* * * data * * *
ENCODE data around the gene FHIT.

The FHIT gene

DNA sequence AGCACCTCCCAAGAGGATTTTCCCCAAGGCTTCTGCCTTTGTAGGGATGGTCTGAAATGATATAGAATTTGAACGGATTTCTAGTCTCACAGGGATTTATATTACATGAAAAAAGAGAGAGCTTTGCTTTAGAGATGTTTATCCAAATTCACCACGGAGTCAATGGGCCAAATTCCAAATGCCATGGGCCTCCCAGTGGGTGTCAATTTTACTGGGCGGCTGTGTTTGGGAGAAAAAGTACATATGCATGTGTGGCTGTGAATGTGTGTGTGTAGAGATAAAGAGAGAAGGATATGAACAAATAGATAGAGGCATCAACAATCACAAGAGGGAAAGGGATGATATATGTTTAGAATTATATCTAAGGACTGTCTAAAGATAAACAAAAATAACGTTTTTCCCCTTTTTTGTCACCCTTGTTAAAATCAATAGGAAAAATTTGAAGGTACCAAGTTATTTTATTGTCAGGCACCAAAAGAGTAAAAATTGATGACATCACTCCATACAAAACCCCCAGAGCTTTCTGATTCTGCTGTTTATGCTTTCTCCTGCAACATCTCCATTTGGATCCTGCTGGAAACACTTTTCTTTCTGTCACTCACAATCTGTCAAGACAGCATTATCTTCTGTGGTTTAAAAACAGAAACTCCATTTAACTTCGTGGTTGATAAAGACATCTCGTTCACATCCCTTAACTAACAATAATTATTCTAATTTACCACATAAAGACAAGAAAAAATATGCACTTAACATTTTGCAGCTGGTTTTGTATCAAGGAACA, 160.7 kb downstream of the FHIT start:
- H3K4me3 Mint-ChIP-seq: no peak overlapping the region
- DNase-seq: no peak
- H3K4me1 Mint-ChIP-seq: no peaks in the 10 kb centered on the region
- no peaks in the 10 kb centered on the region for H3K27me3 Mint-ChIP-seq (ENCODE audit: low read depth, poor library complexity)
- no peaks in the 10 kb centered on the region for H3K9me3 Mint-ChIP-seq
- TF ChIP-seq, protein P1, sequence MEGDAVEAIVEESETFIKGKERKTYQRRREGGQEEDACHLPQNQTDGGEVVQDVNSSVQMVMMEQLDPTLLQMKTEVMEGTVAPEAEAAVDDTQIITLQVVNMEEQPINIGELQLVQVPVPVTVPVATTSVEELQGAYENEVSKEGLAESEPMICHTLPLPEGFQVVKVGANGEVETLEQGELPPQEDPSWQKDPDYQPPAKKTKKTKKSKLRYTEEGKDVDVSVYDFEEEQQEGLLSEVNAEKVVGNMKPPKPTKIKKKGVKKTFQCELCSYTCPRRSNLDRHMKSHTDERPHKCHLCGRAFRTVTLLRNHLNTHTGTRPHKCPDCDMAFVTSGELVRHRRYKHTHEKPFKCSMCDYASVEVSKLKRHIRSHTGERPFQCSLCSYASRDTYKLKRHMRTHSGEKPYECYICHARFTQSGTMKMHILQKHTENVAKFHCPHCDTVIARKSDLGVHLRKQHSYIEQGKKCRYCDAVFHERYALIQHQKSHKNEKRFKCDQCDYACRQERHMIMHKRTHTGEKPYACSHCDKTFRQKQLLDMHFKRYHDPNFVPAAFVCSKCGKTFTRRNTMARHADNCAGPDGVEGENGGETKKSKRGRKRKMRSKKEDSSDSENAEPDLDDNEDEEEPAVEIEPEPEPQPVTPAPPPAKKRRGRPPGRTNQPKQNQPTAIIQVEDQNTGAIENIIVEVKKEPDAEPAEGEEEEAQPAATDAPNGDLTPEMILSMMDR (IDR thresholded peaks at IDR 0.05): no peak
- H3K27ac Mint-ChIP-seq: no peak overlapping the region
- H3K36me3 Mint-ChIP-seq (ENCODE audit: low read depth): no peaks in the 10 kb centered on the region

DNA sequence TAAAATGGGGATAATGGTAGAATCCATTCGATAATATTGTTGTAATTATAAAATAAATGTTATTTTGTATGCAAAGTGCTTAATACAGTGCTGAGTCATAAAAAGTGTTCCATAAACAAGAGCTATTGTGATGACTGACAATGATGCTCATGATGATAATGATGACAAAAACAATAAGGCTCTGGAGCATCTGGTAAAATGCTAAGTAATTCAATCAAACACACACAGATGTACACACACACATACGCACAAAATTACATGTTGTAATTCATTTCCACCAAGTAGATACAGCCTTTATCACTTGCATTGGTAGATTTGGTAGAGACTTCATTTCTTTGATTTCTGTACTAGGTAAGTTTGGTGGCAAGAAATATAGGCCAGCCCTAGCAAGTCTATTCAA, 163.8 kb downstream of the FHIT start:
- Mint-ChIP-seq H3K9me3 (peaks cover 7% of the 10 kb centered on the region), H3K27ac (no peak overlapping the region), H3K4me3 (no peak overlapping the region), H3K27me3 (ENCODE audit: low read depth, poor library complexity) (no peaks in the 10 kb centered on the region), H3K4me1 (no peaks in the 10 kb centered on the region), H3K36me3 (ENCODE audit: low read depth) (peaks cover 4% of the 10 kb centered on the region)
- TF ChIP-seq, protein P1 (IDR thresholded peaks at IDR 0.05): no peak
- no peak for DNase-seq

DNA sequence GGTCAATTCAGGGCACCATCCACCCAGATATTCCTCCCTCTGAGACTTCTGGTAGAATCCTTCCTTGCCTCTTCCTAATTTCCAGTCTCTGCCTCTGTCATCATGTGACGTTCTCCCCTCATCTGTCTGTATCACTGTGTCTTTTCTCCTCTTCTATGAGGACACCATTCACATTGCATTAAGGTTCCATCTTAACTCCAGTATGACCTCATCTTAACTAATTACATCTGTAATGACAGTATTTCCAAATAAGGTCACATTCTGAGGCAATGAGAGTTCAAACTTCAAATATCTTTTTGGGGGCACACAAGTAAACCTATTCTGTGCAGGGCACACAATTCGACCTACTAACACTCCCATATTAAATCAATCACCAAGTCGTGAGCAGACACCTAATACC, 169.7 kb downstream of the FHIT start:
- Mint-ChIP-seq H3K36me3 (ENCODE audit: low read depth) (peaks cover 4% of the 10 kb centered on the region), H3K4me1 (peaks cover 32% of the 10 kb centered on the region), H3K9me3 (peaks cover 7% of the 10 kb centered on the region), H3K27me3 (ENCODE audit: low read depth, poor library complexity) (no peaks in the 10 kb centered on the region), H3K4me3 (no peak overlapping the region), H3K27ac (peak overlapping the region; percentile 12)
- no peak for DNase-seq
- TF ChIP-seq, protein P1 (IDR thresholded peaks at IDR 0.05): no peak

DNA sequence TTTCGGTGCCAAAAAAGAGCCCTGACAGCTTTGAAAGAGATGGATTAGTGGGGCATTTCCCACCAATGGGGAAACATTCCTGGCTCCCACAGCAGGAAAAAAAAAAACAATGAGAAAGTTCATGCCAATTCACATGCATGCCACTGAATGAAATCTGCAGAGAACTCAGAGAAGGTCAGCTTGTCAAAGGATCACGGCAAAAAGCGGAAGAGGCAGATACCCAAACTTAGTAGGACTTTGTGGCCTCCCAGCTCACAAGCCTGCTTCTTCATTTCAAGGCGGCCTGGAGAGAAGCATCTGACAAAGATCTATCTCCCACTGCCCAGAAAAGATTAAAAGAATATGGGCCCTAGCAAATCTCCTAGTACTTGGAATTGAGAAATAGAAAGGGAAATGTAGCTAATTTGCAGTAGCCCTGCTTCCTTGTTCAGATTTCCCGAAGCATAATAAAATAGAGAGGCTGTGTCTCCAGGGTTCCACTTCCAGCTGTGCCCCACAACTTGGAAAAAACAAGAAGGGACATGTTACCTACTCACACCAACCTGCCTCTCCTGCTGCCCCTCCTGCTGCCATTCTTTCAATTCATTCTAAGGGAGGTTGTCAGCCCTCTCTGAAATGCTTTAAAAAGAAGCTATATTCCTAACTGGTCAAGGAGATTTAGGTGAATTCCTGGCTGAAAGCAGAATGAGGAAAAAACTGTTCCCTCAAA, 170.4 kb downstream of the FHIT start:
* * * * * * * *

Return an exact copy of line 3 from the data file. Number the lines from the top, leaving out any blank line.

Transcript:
DNA sequence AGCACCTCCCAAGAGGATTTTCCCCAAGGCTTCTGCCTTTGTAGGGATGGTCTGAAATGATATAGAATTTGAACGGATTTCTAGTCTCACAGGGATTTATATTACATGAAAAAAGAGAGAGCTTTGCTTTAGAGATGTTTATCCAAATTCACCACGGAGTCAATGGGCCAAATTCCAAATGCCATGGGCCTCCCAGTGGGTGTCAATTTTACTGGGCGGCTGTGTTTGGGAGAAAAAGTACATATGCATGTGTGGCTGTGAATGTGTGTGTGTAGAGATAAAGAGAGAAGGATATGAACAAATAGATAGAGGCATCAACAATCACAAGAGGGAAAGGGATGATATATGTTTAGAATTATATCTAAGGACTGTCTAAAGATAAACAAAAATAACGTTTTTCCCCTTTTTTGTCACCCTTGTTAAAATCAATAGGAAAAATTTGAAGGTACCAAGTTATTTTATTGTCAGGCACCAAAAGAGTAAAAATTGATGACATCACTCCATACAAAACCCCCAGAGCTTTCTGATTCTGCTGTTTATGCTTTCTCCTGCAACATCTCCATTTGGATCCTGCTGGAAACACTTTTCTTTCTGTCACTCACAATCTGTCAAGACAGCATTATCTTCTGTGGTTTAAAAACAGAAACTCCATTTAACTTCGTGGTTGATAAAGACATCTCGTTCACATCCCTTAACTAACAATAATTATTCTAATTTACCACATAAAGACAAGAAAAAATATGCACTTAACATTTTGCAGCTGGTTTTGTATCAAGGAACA, 160.7 kb downstream of the FHIT start: